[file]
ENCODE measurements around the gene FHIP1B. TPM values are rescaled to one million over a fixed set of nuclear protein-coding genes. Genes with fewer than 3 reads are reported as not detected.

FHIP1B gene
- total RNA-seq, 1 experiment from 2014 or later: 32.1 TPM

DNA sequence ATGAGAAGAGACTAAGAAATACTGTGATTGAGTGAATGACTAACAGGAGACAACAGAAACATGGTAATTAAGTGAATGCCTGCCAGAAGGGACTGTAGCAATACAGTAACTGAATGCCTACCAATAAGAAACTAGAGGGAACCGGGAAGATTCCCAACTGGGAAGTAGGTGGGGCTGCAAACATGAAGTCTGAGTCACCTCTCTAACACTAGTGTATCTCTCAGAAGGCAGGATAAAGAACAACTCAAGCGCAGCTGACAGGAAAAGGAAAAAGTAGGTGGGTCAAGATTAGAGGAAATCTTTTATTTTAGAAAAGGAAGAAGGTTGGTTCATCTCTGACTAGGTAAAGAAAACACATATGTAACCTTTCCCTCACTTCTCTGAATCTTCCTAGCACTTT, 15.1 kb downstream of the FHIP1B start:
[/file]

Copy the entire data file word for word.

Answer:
ENCODE measurements around the gene FHIP1B. TPM values are rescaled to one million over a fixed set of nuclear protein-coding genes. Genes with fewer than 3 reads are reported as not detected.

FHIP1B gene
- total RNA-seq, 1 experiment from 2014 or later: 32.1 TPM

DNA sequence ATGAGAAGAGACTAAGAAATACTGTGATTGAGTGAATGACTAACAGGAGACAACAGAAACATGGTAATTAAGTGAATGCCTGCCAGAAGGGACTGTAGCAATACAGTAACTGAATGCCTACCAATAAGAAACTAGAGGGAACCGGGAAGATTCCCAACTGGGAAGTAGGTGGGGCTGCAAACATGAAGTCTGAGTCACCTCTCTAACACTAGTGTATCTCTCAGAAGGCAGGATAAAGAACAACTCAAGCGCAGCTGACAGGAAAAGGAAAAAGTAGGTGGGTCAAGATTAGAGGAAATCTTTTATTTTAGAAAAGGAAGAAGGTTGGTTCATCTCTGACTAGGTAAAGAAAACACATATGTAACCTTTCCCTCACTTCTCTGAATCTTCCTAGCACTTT, 15.1 kb downstream of the FHIP1B start: